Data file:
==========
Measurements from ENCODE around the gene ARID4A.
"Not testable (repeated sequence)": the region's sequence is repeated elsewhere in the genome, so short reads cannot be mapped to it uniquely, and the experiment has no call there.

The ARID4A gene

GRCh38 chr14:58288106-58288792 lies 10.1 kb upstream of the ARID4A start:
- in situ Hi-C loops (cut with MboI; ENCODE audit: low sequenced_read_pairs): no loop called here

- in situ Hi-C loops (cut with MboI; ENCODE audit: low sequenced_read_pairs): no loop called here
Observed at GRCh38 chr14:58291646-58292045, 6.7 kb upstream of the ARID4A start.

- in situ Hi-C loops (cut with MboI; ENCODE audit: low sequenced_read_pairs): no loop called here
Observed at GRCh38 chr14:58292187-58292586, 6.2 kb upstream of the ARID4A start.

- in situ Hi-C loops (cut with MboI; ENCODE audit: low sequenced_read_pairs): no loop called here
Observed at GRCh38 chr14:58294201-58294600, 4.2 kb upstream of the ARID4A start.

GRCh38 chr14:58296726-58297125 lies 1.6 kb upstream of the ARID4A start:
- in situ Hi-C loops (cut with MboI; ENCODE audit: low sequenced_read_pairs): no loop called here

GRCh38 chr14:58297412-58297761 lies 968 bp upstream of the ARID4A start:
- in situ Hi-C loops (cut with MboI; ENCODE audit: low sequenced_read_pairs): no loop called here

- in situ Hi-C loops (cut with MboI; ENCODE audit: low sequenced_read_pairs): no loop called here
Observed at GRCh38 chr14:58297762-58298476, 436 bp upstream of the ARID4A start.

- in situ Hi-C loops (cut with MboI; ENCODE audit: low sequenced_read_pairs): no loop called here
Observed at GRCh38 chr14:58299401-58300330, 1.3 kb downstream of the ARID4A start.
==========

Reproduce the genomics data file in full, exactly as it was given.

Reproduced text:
Measurements from ENCODE around the gene ARID4A.
"Not testable (repeated sequence)": the region's sequence is repeated elsewhere in the genome, so short reads cannot be mapped to it uniquely, and the experiment has no call there.

The ARID4A gene

GRCh38 chr14:58288106-58288792 lies 10.1 kb upstream of the ARID4A start:
- in situ Hi-C loops (cut with MboI; ENCODE audit: low sequenced_read_pairs): no loop called here

- in situ Hi-C loops (cut with MboI; ENCODE audit: low sequenced_read_pairs): no loop called here
Observed at GRCh38 chr14:58291646-58292045, 6.7 kb upstream of the ARID4A start.

- in situ Hi-C loops (cut with MboI; ENCODE audit: low sequenced_read_pairs): no loop called here
Observed at GRCh38 chr14:58292187-58292586, 6.2 kb upstream of the ARID4A start.

- in situ Hi-C loops (cut with MboI; ENCODE audit: low sequenced_read_pairs): no loop called here
Observed at GRCh38 chr14:58294201-58294600, 4.2 kb upstream of the ARID4A start.

GRCh38 chr14:58296726-58297125 lies 1.6 kb upstream of the ARID4A start:
- in situ Hi-C loops (cut with MboI; ENCODE audit: low sequenced_read_pairs): no loop called here

GRCh38 chr14:58297412-58297761 lies 968 bp upstream of the ARID4A start:
- in situ Hi-C loops (cut with MboI; ENCODE audit: low sequenced_read_pairs): no loop called here

- in situ Hi-C loops (cut with MboI; ENCODE audit: low sequenced_read_pairs): no loop called here
Observed at GRCh38 chr14:58297762-58298476, 436 bp upstream of the ARID4A start.

- in situ Hi-C loops (cut with MboI; ENCODE audit: low sequenced_read_pairs): no loop called here
Observed at GRCh38 chr14:58299401-58300330, 1.3 kb downstream of the ARID4A start.